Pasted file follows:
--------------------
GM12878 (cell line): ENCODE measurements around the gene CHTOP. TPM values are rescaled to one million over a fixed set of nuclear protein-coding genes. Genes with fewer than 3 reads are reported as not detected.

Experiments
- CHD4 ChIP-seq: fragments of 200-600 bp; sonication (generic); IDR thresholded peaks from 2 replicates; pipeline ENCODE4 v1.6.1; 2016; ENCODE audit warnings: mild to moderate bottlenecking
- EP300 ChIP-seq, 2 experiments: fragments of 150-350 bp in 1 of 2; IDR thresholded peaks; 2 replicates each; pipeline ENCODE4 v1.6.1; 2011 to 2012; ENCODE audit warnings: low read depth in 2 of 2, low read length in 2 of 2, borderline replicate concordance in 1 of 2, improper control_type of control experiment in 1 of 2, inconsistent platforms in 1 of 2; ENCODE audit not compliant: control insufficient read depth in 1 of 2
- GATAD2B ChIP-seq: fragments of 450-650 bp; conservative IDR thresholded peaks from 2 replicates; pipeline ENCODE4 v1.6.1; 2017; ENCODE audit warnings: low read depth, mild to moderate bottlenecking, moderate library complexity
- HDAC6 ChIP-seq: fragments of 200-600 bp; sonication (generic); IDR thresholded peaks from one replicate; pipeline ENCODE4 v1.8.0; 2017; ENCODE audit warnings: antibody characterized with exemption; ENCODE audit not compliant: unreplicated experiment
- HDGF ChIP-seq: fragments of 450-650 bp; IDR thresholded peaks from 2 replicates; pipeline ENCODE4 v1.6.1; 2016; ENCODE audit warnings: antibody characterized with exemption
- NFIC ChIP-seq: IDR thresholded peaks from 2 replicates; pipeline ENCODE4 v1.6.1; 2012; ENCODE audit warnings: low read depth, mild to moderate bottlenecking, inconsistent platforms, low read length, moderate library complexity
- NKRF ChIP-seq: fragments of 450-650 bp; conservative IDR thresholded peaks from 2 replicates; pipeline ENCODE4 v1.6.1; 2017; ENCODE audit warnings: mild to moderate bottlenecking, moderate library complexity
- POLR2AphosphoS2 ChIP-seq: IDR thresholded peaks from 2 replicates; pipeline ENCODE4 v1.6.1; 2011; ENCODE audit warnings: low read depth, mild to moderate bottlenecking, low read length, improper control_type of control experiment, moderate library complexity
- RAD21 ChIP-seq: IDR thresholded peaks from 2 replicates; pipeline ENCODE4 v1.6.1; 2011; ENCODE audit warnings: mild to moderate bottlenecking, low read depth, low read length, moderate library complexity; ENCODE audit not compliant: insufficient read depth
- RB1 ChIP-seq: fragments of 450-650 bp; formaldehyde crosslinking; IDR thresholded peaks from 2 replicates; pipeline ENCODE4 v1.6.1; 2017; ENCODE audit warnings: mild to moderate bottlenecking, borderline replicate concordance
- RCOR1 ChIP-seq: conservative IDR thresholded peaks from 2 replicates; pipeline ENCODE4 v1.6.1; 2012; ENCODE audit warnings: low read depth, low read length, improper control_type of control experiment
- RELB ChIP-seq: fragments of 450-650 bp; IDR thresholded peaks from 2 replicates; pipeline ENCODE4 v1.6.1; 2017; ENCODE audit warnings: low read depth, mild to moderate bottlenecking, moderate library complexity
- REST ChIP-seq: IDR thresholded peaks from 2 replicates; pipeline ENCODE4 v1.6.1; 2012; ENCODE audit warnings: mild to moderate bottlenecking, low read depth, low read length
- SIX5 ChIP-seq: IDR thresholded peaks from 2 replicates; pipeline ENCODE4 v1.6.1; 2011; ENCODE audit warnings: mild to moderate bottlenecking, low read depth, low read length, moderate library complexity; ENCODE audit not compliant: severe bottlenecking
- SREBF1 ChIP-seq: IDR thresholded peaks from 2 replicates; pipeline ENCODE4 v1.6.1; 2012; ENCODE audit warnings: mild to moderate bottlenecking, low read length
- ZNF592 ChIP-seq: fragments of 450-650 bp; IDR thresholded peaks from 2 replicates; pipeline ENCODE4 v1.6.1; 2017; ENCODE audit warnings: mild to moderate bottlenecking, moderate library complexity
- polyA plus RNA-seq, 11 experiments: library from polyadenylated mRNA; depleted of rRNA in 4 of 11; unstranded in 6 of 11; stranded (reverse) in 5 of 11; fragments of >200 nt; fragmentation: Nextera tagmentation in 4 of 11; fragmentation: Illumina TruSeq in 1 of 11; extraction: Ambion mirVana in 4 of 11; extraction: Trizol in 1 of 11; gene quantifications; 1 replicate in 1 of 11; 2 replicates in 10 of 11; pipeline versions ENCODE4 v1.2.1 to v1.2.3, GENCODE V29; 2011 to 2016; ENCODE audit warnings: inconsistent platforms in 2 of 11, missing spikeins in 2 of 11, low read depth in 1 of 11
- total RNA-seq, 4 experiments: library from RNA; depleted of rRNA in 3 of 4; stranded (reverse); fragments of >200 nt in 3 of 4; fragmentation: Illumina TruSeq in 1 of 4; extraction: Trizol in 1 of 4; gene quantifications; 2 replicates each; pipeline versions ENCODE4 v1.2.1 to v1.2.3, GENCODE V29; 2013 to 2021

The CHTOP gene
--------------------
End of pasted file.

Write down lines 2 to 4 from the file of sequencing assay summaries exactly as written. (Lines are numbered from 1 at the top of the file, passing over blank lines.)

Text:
Experiments
- CHD4 ChIP-seq: fragments of 200-600 bp; sonication (generic); IDR thresholded peaks from 2 replicates; pipeline ENCODE4 v1.6.1; 2016; ENCODE audit warnings: mild to moderate bottlenecking
- EP300 ChIP-seq, 2 experiments: fragments of 150-350 bp in 1 of 2; IDR thresholded peaks; 2 replicates each; pipeline ENCODE4 v1.6.1; 2011 to 2012; ENCODE audit warnings: low read depth in 2 of 2, low read length in 2 of 2, borderline replicate concordance in 1 of 2, improper control_type of control experiment in 1 of 2, inconsistent platforms in 1 of 2; ENCODE audit not compliant: control insufficient read depth in 1 of 2